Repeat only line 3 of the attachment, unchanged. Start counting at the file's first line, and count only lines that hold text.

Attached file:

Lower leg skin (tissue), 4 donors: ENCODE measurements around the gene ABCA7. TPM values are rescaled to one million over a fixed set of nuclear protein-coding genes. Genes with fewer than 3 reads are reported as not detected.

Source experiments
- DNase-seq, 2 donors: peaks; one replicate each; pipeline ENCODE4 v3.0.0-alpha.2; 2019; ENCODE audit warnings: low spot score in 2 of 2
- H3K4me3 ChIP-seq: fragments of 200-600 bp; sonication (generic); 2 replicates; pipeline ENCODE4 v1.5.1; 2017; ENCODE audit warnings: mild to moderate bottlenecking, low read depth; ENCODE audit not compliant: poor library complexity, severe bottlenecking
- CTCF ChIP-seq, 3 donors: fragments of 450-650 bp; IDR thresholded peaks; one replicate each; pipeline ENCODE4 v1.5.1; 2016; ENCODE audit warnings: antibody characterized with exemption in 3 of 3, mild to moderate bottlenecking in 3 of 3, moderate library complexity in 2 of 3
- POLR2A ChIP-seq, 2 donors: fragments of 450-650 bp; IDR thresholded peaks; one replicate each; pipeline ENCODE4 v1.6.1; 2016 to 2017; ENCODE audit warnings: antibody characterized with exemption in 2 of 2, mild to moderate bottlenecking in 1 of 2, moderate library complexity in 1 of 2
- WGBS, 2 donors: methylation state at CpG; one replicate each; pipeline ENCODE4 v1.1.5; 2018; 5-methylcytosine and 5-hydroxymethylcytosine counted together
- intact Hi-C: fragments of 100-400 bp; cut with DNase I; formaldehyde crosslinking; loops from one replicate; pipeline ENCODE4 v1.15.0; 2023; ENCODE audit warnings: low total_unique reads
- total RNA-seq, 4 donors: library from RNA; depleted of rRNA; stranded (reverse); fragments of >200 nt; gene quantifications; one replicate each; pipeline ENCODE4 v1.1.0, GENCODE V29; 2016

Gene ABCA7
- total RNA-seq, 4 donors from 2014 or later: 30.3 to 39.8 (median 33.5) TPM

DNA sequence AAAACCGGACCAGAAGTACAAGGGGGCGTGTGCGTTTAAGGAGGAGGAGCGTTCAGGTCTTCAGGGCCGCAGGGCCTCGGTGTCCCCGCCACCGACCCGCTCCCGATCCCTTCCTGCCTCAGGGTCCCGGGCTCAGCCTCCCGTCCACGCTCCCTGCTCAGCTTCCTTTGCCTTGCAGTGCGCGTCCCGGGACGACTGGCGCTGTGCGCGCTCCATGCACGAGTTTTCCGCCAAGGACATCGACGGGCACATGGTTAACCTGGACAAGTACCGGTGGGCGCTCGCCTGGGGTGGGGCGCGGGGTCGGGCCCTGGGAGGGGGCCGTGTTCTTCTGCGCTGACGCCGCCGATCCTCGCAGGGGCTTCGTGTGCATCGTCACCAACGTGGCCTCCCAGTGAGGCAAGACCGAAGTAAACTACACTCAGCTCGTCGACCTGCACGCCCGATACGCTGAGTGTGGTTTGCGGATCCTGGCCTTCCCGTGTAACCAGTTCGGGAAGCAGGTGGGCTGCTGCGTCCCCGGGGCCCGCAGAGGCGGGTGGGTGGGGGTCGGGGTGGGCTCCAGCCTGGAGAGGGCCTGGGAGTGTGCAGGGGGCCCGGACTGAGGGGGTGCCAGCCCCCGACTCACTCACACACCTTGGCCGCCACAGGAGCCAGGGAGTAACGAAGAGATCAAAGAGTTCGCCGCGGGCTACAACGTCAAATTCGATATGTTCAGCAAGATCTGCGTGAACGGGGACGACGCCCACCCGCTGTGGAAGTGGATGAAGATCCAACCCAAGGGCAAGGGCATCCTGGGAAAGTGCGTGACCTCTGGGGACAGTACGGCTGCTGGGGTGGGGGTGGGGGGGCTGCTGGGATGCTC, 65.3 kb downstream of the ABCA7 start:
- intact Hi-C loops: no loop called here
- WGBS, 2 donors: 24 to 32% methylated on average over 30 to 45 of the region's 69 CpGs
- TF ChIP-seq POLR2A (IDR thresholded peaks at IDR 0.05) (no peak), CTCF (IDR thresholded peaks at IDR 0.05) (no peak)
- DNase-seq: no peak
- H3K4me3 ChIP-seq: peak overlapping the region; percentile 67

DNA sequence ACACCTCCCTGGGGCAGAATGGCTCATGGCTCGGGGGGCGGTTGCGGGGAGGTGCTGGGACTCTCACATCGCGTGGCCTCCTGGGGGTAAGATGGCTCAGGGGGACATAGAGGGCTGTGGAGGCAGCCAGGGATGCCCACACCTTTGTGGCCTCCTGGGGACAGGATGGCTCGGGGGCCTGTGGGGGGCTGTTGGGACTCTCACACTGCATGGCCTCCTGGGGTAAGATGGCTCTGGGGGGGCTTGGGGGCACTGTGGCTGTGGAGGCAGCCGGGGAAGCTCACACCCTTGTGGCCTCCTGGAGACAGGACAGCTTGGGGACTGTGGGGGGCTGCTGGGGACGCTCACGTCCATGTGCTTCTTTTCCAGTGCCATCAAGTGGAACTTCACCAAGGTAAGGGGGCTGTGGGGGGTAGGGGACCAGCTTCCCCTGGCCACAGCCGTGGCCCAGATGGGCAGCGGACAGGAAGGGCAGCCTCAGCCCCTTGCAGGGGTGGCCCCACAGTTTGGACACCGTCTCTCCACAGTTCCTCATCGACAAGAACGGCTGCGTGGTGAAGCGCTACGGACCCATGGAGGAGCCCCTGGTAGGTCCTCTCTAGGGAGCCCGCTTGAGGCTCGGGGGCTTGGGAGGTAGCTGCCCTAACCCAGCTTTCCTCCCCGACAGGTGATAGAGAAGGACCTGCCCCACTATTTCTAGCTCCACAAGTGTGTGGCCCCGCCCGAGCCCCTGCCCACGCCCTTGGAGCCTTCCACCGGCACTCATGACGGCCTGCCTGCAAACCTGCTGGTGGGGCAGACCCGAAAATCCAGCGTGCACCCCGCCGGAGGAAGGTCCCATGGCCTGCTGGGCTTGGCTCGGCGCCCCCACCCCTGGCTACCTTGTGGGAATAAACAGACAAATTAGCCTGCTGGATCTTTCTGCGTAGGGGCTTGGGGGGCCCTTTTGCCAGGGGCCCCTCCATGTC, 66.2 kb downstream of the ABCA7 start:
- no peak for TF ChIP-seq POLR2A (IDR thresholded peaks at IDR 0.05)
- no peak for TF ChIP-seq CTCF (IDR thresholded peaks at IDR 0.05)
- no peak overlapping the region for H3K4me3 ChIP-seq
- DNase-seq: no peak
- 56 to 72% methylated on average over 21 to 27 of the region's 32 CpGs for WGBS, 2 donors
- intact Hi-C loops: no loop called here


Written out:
- DNase-seq, 2 donors: peaks; one replicate each; pipeline ENCODE4 v3.0.0-alpha.2; 2019; ENCODE audit warnings: low spot score in 2 of 2